Experiment 8. Reaction of Silver Nitrate (AgNO3) with Sodium Chloride (NaCl). In the description of the silver tree experiment above (Experiment 7 above), I told you that it is much better to use distilled rather than tap water for making solutions of AgNO3. A solution of silver nitrate in distilled water is clear, whereas in tap water it is cloudy. There are always small quantities of various mineral salts in tap water, including NaCl that reacts with AgNO3 to give insoluble AgCl, which precipitates out (Figure 1-26). Since tap water contains only small quantities of NaCl, only a small amount of AgCl is produced in the form of tiny solid particles, which make the solution cloudy.

Dissolve a pinch of NaCl (table salt) in a small amount of water. Dissolve a pinch of AgNO3 in a small amount of distilled water. Mix the two solutions. Observe the immediate formation of a white precipitate. This precipitate is silver chloride, AgCl, formed in a typical exchange reaction.
Digression. It is often said that AgCl is an insoluble compound. We consider it insoluble, too. In reality, however, there is no such thing as a totally insoluble substance. Any substance has some finite solubility in any liquid at a certain temperature. To dissolve 1 g of AgCl at room temperature, one would need approximately 500 liters (132 gallons) of water. While this solubility is really low, there are compounds that are trillions of times less soluble than AgCl!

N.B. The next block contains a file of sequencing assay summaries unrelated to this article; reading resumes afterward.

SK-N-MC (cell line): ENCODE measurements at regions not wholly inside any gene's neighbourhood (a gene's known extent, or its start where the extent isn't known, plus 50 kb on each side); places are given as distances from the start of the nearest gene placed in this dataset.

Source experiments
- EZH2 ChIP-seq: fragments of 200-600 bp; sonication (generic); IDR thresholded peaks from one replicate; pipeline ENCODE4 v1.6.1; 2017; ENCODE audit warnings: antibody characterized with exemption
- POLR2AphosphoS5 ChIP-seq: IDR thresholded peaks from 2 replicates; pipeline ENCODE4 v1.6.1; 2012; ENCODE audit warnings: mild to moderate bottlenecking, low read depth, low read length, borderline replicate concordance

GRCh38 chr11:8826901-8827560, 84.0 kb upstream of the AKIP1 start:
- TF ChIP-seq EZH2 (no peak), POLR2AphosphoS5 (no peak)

1.8.8. Exercises.

1. Balance equations for the following combination reactions.

(a) Zn + O2 = ZnO

(b) S + O2 = SO2

(c) Al + O2 = Al2O3

(d) BaO + O2 = BaO2

Hint

2. Simplify the following equations by minimizing the coefficients.

(a) 2 Ti + 2 O2 = 2 TiO2

(b) 6 Mg + 3 O2 = 6 MgO

(c) 4 SO2 + 2 O2 = 4 SO3

(d) 14 CO + 7 O2 = 14 CO2

3. Identify the type of each reaction and balance the equations below. What do the arrows written after some of the formulas mean?

(a) HgO = Hg + O2

(b) P + O2 = P2O5

(c) CuSO4 + Zn = ZnSO4 + Cu↓

(d) Li + N2 = Li3N

(e) Mg + HCl = MgCl2 + H2

(f) KNO3 = KNO2 + O2

(g) AgNO3 + KBr = KNO3 + AgBr↓

(h) Zn + Cl2 = ZnCl2

Answer

4. Balance the following equations for substitution reactions.

(a) NaBr + Cl2 = NaCl + Br2

(b) HgCl2 + Cu = CuCl2 + Hg

(c) Al + H2SO4 = Al2(SO4)3 + H2

5. Balance the following equations of decomposition reactions.

(a) HgO = Hg + O2

(b) Ag2O = Ag + O2

(c) H2CO3 = CO2 + H2O

6. Suppose you need 112 tons of CaO to make concrete for your construction project. How much CaCO3 should be decomposed to make the required amount of CaO? Answer